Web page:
LSM303C eCompass The advent of portable personal electronics has opened a commercial niche for new varieties of compasses that are easily integrated to digital systems. In recent years, the trend has been to measure the Earth's magnetic field using anisotropic magnetoresistance sensors, which are used in STMicroelectronics' new LSM303C eCompass chip. The electrical resistance of such sensors depends on the angle between the current flow and the magnetic field within a permalloy film. The three AMR magnetometers (x, y, and z-axis) in the LSM303C chip can measure magnetic fields of +16 gauss with a resolution of less than a milligauss.
What are accelerometers doing on a compass chip? The magnetometers can determine the magnitude and orientation of the Earth's magnetic field relative to portable devices like smartphones, but navigation requires that you know the orientation of the field relative to the Earth's surface. The three-axis accelerometers are used to measure the angular difference between the xy plane of the magnetometers and the xy plane of the Earth's surface, allowing the smartphone to calculate the orientation of the local magnetic field relative to the Earth's surface so it can point north.
That all this capability can be commercially fabricated in four cubic millimeters requiring less than a milliwatt of power is rather astounding, and indicates the rapid advance in miniaturizing sensor packages. With the addition of a three-axis MEMS gyroscope, this chip would form the heart of an inertial guidance system, a useful tool for avoiding getting lost on a hike through the woods.

Evaluation board for sensor chips (Photo: STMicroelectronics)
Text Box: Evaluation board for sensor chips



Medical Applications of Ultra-WideBand (UWB) 

BY:- Harsha .A, Assistant Professor DEC

As an emerging technology, Ultra Wide Band (UWB) wireless communications provides a very different approach to wireless technologies compared to conventional narrow band systems, which brings huge research interests in it. Because of this, UWB has many potential applications to be researched. One of the promising application areas is in medicine. Some unique features of UWB make it very suitable for medical areas.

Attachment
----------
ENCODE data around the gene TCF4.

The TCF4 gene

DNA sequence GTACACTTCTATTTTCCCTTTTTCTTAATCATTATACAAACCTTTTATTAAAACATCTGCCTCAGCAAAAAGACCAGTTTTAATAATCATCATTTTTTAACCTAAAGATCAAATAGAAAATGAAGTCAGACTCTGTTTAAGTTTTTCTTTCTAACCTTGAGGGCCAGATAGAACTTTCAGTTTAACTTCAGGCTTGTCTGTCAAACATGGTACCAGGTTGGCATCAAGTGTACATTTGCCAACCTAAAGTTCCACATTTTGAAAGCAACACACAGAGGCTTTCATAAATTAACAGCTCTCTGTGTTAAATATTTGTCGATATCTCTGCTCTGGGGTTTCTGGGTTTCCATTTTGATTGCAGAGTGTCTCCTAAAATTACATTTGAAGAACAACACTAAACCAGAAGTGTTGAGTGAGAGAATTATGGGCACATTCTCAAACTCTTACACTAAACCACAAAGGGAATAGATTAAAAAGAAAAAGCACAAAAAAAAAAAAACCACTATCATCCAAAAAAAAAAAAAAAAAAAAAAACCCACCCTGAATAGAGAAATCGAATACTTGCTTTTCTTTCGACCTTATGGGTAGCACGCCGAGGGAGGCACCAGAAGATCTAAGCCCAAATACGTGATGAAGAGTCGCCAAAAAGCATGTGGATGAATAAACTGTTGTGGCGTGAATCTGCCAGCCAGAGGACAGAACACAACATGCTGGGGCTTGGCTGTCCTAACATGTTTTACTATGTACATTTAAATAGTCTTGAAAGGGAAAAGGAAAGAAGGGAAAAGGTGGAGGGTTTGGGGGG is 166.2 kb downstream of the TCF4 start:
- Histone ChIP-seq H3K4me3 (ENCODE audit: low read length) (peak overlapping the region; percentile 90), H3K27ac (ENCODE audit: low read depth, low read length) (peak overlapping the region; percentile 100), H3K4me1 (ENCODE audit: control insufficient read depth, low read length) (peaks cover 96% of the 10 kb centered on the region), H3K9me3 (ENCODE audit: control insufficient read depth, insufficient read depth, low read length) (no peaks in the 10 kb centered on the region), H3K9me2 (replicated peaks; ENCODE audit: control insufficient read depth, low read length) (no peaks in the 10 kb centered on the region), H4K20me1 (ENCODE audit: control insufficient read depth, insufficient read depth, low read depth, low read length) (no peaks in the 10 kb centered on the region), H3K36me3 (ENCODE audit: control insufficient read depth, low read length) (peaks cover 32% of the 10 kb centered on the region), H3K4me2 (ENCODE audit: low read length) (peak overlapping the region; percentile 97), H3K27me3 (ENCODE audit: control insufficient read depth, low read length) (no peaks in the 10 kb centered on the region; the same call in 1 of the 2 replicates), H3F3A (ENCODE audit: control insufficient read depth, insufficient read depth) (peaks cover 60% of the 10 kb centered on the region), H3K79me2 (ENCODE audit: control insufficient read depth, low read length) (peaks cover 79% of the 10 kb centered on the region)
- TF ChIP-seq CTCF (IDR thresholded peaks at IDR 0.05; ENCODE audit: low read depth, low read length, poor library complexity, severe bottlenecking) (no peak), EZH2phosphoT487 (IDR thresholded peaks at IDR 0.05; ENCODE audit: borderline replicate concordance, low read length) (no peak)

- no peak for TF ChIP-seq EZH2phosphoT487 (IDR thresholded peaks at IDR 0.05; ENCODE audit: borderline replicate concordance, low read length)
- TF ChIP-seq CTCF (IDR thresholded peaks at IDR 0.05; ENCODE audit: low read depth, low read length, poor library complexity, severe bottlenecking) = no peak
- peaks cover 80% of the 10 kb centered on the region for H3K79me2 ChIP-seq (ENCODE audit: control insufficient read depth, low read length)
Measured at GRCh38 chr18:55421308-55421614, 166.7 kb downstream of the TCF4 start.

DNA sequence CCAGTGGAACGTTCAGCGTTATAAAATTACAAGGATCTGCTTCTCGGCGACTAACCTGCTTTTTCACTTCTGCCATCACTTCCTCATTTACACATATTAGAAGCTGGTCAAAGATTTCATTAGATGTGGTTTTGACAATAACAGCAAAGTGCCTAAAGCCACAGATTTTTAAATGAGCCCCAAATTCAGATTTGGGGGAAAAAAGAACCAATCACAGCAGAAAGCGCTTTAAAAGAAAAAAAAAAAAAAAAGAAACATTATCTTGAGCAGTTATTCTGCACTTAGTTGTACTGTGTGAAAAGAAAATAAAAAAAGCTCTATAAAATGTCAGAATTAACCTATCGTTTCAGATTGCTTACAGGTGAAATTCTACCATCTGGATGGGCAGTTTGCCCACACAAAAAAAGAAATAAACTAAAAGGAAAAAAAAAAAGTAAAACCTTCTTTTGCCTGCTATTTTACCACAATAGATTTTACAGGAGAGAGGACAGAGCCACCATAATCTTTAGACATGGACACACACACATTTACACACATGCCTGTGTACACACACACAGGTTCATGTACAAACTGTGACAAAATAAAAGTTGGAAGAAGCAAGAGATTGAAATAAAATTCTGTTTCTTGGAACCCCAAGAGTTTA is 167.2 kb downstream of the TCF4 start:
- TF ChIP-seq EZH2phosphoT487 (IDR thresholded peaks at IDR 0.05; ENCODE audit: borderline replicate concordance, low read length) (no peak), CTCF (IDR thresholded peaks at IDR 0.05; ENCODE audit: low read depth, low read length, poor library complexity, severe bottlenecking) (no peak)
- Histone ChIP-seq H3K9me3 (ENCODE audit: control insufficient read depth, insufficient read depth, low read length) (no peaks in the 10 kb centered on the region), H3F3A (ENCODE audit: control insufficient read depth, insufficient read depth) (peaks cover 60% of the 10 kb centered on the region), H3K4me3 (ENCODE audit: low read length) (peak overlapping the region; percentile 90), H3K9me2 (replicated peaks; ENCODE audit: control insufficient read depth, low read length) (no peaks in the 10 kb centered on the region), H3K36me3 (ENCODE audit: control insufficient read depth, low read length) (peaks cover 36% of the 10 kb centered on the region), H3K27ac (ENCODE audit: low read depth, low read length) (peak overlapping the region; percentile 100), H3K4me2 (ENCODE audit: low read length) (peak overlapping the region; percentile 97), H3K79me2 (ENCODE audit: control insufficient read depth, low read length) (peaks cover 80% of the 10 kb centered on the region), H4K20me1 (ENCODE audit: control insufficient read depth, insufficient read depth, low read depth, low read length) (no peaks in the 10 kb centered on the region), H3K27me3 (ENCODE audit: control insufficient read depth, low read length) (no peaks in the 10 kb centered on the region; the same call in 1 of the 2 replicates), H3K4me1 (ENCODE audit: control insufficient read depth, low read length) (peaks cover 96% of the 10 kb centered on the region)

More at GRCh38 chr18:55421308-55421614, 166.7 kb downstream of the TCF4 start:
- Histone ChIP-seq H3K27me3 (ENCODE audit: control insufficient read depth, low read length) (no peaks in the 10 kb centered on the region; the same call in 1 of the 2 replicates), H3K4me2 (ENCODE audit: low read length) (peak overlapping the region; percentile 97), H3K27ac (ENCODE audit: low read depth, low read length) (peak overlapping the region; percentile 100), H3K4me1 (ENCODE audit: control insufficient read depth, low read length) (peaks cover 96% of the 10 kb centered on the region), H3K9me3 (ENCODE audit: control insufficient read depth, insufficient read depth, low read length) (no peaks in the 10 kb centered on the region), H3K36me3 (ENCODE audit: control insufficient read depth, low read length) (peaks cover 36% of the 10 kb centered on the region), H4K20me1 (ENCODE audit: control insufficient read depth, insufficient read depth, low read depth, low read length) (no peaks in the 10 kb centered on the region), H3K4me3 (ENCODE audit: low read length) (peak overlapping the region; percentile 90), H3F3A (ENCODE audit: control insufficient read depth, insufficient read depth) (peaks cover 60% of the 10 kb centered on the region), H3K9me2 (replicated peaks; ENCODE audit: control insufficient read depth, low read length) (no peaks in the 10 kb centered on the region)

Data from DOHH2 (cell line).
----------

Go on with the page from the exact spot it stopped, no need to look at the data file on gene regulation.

Ultra-wideband (UWB) radio is an emerging technology with some unique attractive features which are combined with researches in other fields such as wireless ommunications, radar, and medical engineering fields. Formally before 2001, UWB's application is limited mainly in military areas. However, since 2002, FCC has gradually allowed the commercial usage of these bandwidths, which makes it possible that every common people could benefit the UWB features. Federal Communications Commission (FCC) regulate that the frequency for the UWB technique is from 3.1GHz to 10.6GHz in America . However, in Europe , the frequencies include two parts: from 3.4 GHz to 4.8 GHz and 6 GHz to 8.5 GHz. The power radiation requirement of UWB is strict and it would not disturb the existing equipments because UWB's spectrum looks like background noise.
 UWB features for Medical Application

1. Penetrating through obstacles
2. High precision ranging at the centimeter level
3. Low electromagnetic radiation
4. Low processing energy consumed

One of the key medical application of UWB is medical imaging. The four main subsections are Cardiology Imaging, Pneumology Imaging, Obstetrics Imaging, and Ear-Nose-Throat Imaging.

Cardiology Imaging

This is one of the Actually, the first applications using UWB radar technology was for heart monitoring since the heart related research has a high impact on general public. Figure below shows

the radar stethoscope to monitor the heart movement


The UWB radar is able to detect, non-invasively, 7 of 12 movements of heart which is shown
Below Heart imaging using UWB





UWB transmitter emits discrete pulses to the human body and the reflected pulses from the heart arrived at UWBreceiver and then the result is recorded. Signal processing is performed through obtaining the pulses response. For example, there exists a definite difference in reflection magnitude between the heart muscle and the blood when detecting the heart wall by UWB radar. Because of the impedance difference between the cardiac muscle and blood,
a roughly 10% reflection magnitude of the radio frequency energy at the heart muscle-blood boundary can be expected. The UWB receiver can measure the difference, and show it on the screen, which reflects the status of heart.
Other medical application areas of UWB
• Underwater medicine measurements.
• Space medicine measurements.
• Sport medicine measurements.
• Military medicine.
• Emergency medicine: Rubble Rescue Radar
Research Directions
Future research studies in the medical domain to correlate UWB include:
• ultrasound heart M-Mode tracings.
• external phonocardiogram and apexcardiogram tracings.
• external ballistocardiogram tracings.
• invasive pressure pulse recordings.
• electrocardiogram recordings.
• better understanding and modeling of RF pulse propagation in the living tissues


Table of Contents